Last week I had the opportunity to attend O’Reilly’s inaugural Cultivate Conference in New York City. Organized by two tech industry veterans, Eli Goodman and Kate Matsudaira, the conference was just what I needed: a group of super-intelligent folks getting together and talking about culture and leadership in an industry where such discussions are all-too rare. Instead, our field celebrates the “cult of the engineer“: the singular focus on often-heroic technical achievement to the exclusion of all the other factors, including leadership and organizational development that are needed for companies to truly succeed both as industry leaders and as sane places to work.
The celebration of minimal or no leadership has been subtly reinforced by blog posts from company founders like Ryan Carson of Treehouse, which seem to imply that management (and leadership) only get in the way of product development. These kinds of blog posts sadden me. I’ve certainly worked in enterprises where layers of useless middle management decreased business agility and added to the firm’s impending obsolescence, but I’ve also had managers who truly took the time to consider my career development and served as my mentors. Obviously, I am conflating “management” and “leadership”, and these are two different things. But at the end of the day, good managers do serve a useful function, and to abolish that role entirely leads to stunted growth in an organization.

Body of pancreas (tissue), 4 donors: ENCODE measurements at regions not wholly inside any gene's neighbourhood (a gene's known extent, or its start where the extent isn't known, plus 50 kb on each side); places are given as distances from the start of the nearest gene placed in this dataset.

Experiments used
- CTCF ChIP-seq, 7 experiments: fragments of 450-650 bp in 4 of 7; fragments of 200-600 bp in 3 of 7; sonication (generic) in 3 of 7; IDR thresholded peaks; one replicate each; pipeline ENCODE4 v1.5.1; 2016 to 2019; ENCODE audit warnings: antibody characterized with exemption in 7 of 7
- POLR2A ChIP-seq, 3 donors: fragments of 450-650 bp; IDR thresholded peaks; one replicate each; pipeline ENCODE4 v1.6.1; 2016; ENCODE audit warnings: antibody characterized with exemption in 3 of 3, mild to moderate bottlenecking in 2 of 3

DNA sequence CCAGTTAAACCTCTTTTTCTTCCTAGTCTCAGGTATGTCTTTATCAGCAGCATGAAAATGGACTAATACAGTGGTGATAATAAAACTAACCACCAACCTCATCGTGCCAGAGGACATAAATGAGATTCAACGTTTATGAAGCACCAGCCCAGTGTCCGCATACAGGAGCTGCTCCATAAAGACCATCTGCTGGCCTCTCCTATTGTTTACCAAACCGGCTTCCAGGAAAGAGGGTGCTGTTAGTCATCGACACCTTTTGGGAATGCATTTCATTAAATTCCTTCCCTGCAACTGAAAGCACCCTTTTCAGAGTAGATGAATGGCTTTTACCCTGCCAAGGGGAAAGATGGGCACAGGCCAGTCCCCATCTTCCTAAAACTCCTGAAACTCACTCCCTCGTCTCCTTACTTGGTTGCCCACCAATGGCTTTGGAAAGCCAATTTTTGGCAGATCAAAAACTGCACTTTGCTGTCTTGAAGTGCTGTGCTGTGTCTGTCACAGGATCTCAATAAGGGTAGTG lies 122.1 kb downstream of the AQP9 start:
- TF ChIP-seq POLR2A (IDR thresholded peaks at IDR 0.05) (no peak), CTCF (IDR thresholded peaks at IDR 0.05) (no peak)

I’m getting ahead of myself as I preach from the soapbox, so let me summarize some of the interesting lessons I learned from the conference. This will be a series of posts, because there’s no way I can write this all at one sitting. Continue reading
Ryan Holmes, the CEO of Vancouver social media startup HootSuite, wrote a column in today’s Financial Post entitled “Why Canada is failing at tech“. Holmes basically asserts that Canadians are “failing” at technology because the country isn’t graduating enough computer science and engineering talent to fill the available job openings. I don’t think Holmes has gone deep enough in his analysis. Why aren’t many people choosing computer science and engineering as career paths and the “jobs of tomorrow”? The answer to the question, I think, is pretty simple: it’s actually not a very nice job being a software developer. Continue reading